#2 Comment By Chris 1 On December 7, 2015 @ 1:35 pm

Couple of observations.

My most strident pro-gun friends are all under 40. All white. All male. They are relatively successful in their careers and lives. Fearful, as they say they must have their guns for self-defense though admit they leave them at home when they drive to work and don’t have weapons available to them at work, which is…incongruous with the claimed need, but that’s a world-view that is common among my gun-rights friends.

Then there’s this: Suicides make up about 64% of the entire total of gun deaths in the United States. The overwhelming majority of these are white men who kill themselves with their guns. This should be a national tragedy. But it isn’t, because nobody gives a hoot about these people.

I know some of these suicides. Their ages are all over the map. The first one was also the first gun nut I knew, as a teenager he was all about how important it was to own guns and how it was our rights at citizens, etc. He killed himself at the age of 19 in his family’s dining room while his parents were away…they arrived home to discover that. The latest was a colleague whose career had unraveled and who spiraled into the self-isolation that goes with suicidal ideation…he felt no-one gave a hoot about him and so killed himself as the sheriff was knocking on the door to evict him.

I have friends who love hunting, and I’ve enjoyed the bounty of their hunt. But I don’t have a single friend whose gun stopped a crime, and I have several whose guns were used on themselves. My fear for my friends who have guns “for protection” is that no-one will protect them from themselves.

#3 Comment By David J. White On December 7, 2015 @ 1:45 pm

My kids are older now, but if they were small I would not be comfortable with them playing at a house with guns (even though swimming pools are actually more dangerous).”

Not to mention all the chemicals most of us keep in the cabinet under the sink, or in the garage; or the various tools, nails, screws, and knives most of us keep lying around the house.

My parents never had loaded guns in the house, but as a kid I certainly knew where all the kitchen knives were, as well as things like drain cleaner. Strangely, I somehow managed not to injury myself or anyone else with them. Maybe because I knew enough not to play with them.

#4 Comment By J On December 7, 2015 @ 1:50 pm

I would like liberal readers to imagine for a moment that a conservative had written a piece trying to explain deep liberal devotion to defending same-sex marriage rights by analyzing them as mental defectives who are beyond reason, and contending that conservatives need to understand that only “overwhelming political force” will be able to overcome them.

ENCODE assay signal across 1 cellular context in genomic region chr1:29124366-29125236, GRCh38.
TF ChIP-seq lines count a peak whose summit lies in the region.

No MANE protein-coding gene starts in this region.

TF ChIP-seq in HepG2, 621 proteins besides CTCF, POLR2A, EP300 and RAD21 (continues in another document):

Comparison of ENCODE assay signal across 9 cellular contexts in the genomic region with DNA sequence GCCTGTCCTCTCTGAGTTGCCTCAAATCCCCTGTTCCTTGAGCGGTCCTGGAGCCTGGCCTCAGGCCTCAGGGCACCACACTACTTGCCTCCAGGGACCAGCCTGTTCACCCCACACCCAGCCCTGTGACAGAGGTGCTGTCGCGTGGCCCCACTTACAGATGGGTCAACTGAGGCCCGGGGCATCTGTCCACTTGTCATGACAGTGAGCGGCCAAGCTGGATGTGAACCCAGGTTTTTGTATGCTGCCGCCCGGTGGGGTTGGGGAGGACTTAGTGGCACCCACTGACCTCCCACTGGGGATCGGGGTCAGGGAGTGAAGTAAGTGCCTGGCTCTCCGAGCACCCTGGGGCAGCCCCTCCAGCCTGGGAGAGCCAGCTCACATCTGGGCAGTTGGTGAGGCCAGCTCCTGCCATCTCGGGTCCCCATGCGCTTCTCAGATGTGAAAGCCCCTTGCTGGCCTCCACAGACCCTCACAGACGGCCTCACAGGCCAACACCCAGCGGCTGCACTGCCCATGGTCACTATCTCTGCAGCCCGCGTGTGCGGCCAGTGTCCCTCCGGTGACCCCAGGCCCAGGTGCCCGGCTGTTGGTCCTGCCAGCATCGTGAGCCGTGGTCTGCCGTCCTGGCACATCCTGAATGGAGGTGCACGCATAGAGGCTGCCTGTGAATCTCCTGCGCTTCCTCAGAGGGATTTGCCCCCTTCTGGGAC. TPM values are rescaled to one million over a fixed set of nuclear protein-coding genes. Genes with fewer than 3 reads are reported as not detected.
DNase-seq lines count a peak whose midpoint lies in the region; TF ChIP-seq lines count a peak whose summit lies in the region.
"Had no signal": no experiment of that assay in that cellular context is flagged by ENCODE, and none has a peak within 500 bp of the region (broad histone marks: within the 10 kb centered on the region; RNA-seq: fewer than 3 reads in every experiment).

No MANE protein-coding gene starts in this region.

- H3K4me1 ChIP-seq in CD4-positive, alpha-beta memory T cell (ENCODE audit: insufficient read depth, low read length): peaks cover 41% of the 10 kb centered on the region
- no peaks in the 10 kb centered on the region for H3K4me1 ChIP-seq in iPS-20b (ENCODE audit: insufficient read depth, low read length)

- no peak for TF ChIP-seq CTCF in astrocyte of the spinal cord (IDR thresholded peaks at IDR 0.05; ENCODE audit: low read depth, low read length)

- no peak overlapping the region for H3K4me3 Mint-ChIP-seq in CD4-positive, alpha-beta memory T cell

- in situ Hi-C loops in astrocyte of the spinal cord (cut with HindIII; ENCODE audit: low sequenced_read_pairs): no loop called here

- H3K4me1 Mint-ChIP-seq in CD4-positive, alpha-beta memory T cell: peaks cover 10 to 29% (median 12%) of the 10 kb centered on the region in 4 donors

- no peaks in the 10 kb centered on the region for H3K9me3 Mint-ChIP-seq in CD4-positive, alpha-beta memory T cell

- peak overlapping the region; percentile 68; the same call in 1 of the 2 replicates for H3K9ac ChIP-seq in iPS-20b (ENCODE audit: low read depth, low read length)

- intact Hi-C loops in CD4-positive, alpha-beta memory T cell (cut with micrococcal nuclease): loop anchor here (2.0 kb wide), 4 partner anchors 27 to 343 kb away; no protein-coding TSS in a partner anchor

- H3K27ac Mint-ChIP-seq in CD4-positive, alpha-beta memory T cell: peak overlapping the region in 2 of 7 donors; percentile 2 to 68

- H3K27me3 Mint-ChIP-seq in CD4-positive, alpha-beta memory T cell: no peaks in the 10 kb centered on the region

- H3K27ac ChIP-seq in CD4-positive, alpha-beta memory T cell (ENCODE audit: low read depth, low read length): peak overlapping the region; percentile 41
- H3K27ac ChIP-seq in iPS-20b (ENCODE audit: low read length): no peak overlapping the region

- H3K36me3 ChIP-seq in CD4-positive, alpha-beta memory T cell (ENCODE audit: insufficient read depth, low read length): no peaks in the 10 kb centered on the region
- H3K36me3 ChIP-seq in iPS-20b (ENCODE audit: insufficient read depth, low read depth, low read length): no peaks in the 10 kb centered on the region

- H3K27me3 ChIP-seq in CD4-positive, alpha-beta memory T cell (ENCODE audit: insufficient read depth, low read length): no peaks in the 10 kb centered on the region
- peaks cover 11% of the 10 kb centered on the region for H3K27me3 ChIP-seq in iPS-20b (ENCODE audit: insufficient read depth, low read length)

There’s a conservative blog I read whose author regularly deems liberals de facto sex addicts/obsessives, Modernity a form of insanity, and the contemporary civil culture/religion in the West an idolatry of Self. He doesn’t wish for the death of liberals outright, but he awaits a collapse of civilization so that they or their few descendants can be evangelized back to the one true theistic Faith. God will crush the apostasy in His due time, evidently. So I’m not exactly seeing a lack of will to power on the conservative side, it’s just sublimated into Deity. So this is reality already as far as I’m concerned.

On the topic: my impression arrived at over several decades is that guns are a proxy issue for how the society deals with what is politely called Anxiety Disorder. IOW, at bottom it’s all about the paranoids, both those which act out violently at perceived psychological threats to their inflated Selves and selfimportance, respecting no socially well defined boundaries in so doing. And likewise those paranoids who feel there is no well defined safe space for themselves and solopsistically set boundaries the rest of society doesn’t agree with, which are then ‘defended’ with a significant amount of atrocity. Guns are the major means to either establish boundaries wrongly or transgress legitimate ones- and the rest of society then has to significantly arm up as well, so as not to be victimized.

Now, SJWs are significantly of the type too, ragey boundary transgressors out to eradicate psychological threats and people who are trying to establish and ‘defend’ boundaries their paranoia requires. But their principal tool is hysterical behavior, not guns.

#5 Comment By Sam M On December 7, 2015 @ 1:56 pm

The Vox article is actually very interesting, exploring what some consider a psychological and perhaps even physical origin of “conservatism” versus “liberalism.” But don’t recent developments argue that, quite possibly, liberals are the new conservatives? Look hare at the article: